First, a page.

As a small example, at my current job, we had a SQL query running extremely slowly. I modified part of the query to be cached in Java, and it became 10x faster. If we abstract to visual objects, that SQL query and SQL query+Java will look identical. If we make it less abstract, then eventually we're using visual aids called characters (each letter in the alphabet and mathematical symbols are graphical images technically). Also, I'm able to manipulate everything in such a way that I'm not dependent on someone else to fix the underlying problem. I can debug the base code, and I can make it faster. If it's too abstract, I can't. Why did GameMaker not become the de facto standard for PS/XBOX/PC? Every year, they're pushing the envelope to make it faster and improved.
Which brings me to my next point, you'll still need some type of textual language to create this graphical language -- to create the underlying base structure.
Lastly, typing is pretty quick. With a graphical language, I'll have to move objects around with my mouse. With a very complex problem, that could take a lot longer than just typing up some text. For python, I just write: print 'hello' For a graphical language, I'll have to find the print section of objects (through I guess a large menu? or a toolbox?) and drag it onto the screen and then type in 'hello.' I'll need a damn large menu and/or toolbox of objects that I'll have to scan through. Now imagine "print str(2+5/70)" That took me 2 seconds to type. For a graphical language, I'll have to find and drag down print; find and drag down str cast; find and drag down the + image; and find and drag down the / image. Or something like that. It will suck.
For simple stuff (and for GUI programming), it works. Complex things will be way more inefficient.
For the rest of your reply, the same could be applied to any sport: tennis, scrabble, basketball, etc. It's called the "human" element. People may be sick or under stress or whatever and blunder. It's also apart of the sport. You should try to maintain your health so that you win on game day; if your opponent stays in better health, then tough. Staying healthy (not sick) and injury-free is apart of your training. If no one ever made mistakes, yes, we'd have a better idea of who is the best, but it'd be boring, and they would need to not be human or be a cyborg...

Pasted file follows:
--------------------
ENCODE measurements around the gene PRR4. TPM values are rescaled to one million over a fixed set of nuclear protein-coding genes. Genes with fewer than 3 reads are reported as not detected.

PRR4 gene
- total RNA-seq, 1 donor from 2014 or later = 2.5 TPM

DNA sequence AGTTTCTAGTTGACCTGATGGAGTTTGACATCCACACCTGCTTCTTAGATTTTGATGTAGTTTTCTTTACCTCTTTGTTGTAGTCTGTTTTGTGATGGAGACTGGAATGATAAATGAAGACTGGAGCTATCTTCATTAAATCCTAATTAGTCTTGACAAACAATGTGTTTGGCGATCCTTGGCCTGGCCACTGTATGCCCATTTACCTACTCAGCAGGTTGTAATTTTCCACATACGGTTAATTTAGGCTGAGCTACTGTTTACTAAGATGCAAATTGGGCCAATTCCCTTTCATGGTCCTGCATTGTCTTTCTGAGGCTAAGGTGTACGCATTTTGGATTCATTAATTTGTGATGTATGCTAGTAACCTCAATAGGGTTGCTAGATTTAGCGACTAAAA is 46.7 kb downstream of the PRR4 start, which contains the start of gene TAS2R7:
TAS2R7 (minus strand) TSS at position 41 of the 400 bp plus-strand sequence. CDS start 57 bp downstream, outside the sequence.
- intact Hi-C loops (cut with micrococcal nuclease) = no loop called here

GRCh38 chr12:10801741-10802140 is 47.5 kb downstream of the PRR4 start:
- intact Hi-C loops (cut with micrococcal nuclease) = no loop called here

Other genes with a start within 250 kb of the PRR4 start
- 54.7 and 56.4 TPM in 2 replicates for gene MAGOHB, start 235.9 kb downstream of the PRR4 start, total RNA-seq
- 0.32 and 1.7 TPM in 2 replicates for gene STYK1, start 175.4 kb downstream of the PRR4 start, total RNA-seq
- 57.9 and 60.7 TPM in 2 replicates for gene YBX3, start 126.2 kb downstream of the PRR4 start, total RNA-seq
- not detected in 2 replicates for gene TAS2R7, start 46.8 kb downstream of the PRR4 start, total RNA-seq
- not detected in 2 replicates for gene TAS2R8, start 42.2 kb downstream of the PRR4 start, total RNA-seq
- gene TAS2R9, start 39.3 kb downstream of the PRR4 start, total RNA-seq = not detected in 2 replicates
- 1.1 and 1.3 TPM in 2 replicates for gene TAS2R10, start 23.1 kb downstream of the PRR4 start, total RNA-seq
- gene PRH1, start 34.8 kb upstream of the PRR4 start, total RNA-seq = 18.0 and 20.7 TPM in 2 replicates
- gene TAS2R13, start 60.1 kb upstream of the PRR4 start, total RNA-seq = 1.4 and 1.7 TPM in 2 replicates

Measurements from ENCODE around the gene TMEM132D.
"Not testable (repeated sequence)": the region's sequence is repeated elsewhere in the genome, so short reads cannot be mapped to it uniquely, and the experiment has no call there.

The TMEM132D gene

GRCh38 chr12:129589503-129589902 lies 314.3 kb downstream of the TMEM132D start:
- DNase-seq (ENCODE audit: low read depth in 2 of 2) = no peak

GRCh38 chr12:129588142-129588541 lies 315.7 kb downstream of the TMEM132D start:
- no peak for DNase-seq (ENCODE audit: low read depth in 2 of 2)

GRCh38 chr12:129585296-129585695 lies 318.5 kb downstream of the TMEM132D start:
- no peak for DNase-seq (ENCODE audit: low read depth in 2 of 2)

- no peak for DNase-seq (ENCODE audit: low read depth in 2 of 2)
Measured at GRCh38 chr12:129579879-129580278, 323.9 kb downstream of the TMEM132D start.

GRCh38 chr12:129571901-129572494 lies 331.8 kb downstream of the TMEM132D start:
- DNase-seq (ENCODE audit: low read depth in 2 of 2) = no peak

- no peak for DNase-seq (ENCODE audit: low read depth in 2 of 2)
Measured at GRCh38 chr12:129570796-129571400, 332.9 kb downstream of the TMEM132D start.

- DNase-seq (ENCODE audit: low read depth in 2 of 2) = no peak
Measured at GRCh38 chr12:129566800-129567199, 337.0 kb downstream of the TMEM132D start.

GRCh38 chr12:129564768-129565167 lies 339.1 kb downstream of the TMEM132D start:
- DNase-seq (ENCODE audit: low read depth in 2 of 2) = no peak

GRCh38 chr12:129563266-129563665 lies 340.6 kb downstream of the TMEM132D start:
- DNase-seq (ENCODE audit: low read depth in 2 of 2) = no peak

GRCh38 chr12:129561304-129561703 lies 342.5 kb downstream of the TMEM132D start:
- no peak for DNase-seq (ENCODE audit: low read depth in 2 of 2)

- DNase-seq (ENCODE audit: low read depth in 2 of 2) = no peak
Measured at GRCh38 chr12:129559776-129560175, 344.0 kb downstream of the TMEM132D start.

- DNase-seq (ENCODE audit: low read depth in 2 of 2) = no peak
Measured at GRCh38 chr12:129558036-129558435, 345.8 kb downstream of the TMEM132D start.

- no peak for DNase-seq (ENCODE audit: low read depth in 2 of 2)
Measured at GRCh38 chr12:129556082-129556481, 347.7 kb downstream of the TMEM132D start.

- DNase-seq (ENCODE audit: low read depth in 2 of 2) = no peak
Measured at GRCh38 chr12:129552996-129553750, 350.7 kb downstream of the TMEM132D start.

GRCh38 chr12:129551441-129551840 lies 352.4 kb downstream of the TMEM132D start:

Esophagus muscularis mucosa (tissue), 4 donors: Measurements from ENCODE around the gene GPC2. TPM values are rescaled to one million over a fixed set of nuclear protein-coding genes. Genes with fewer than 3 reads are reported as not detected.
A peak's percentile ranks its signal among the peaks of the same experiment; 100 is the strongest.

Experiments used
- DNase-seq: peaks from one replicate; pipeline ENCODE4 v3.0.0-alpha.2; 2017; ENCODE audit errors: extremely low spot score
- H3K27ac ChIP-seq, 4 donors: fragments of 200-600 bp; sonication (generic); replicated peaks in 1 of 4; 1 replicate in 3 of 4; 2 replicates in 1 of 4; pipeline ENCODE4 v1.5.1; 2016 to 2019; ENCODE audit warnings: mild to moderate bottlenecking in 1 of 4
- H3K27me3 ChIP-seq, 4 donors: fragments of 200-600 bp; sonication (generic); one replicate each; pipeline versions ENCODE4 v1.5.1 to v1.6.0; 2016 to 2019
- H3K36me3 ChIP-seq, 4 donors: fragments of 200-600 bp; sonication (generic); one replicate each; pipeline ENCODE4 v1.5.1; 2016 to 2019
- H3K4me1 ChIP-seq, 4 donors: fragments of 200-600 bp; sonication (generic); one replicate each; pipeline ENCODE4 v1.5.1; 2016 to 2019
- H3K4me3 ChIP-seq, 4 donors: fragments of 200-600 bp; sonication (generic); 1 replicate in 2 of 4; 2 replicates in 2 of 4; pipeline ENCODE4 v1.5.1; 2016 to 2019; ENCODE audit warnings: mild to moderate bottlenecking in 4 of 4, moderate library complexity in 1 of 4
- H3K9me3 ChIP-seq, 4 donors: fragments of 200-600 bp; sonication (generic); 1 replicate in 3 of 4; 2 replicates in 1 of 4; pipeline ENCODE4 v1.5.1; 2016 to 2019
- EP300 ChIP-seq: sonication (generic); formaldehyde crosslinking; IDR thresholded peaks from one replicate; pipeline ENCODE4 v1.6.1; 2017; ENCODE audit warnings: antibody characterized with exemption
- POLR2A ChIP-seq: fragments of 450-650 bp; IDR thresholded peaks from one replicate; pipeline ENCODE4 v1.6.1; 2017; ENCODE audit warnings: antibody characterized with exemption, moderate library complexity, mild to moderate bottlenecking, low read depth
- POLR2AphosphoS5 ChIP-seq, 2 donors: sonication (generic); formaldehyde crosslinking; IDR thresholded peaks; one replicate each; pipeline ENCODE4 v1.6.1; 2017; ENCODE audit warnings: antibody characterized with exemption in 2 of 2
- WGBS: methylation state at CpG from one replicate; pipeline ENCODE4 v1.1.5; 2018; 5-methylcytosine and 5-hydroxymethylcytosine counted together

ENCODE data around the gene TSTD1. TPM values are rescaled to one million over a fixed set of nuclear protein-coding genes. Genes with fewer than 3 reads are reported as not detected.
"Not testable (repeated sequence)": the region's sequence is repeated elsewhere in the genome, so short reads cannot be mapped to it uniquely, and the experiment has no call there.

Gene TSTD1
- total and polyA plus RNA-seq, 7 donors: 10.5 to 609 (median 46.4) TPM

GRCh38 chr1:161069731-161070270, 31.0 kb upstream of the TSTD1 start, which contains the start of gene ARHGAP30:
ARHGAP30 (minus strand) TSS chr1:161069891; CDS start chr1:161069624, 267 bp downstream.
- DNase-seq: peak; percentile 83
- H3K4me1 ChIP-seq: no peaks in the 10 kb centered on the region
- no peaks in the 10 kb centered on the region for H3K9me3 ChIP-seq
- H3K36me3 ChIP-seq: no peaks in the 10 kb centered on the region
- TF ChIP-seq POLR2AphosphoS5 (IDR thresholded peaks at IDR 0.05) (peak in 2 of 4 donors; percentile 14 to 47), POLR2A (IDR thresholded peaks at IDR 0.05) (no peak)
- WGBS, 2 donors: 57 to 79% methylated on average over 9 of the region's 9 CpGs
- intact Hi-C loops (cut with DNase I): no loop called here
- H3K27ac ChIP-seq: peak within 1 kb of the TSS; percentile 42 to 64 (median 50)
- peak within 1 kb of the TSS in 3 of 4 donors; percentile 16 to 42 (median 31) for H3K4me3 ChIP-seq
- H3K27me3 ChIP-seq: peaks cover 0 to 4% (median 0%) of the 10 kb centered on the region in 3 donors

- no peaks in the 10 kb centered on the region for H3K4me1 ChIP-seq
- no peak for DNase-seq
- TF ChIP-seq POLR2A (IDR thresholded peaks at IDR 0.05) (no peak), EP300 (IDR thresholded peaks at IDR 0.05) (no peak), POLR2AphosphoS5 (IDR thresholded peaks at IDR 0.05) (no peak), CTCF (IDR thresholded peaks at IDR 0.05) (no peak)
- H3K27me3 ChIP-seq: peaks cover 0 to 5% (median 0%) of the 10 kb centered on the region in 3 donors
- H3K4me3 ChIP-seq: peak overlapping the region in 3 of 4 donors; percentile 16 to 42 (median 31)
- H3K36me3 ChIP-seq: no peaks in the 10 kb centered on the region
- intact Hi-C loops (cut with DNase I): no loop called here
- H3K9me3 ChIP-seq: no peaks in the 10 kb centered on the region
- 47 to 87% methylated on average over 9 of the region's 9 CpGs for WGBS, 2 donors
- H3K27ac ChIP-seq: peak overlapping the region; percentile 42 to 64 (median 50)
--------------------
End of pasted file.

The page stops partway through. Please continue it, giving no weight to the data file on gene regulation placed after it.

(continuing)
I would say easily beaten in a match, but definitely not utterly destroyed. In 2003, Kasparov drew with X3D Fritz. In 2006, Kramnik was beaten 4-2. Grandmasters still have draws and sometimes wins; that is not utterly destroyed IMO. I think utterly destroyed would be straight wins with 0 points. I'm also curious about different timing (e.g., 10 minute games) and chess variations (e.g., Fischerrandom/Chess960 and Capablanca chess).
ratings well above 3100
Computer chess ratings aren't accurate for computers (as they're banned from tournaments and humans progress from bad to the best so hard to push rating beyond 3000). 3100+, when translated, simply means a bit better than Carlsen, but we have no idea about its true rating. During the 1st 9 matches, all chess engines gave every move by Carlsen a sub-optimal (meaning there are many branches that could lead to optimal, but can't go enough plys/levels deep to determine) to optimal rating. The 10th match had the only bad move by Carlsen that I remember. I don't think Carlsen would be utterly destroyed against a "3100" elo rated chess engine, but probably beaten 3 to 2&1/2.
Isn't it typically when playing white you play to win and black you play to draw (that one-move advantage is huge)? So the fact that Carlsen got a win as Black was huge, right?